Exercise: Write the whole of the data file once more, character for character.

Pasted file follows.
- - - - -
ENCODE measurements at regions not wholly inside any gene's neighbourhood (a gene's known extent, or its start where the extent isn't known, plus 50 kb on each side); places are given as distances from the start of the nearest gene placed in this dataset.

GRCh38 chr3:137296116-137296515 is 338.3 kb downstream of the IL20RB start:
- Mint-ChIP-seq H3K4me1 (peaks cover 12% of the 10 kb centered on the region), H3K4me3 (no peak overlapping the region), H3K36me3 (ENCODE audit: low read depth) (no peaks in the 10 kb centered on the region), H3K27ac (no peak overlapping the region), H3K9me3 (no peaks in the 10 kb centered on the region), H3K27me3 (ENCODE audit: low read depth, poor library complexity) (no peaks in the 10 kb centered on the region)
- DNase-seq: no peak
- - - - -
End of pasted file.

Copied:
ENCODE measurements at regions not wholly inside any gene's neighbourhood (a gene's known extent, or its start where the extent isn't known, plus 50 kb on each side); places are given as distances from the start of the nearest gene placed in this dataset.

GRCh38 chr3:137296116-137296515 is 338.3 kb downstream of the IL20RB start:
- Mint-ChIP-seq H3K4me1 (peaks cover 12% of the 10 kb centered on the region), H3K4me3 (no peak overlapping the region), H3K36me3 (ENCODE audit: low read depth) (no peaks in the 10 kb centered on the region), H3K27ac (no peak overlapping the region), H3K9me3 (no peaks in the 10 kb centered on the region), H3K27me3 (ENCODE audit: low read depth, poor library complexity) (no peaks in the 10 kb centered on the region)
- DNase-seq: no peak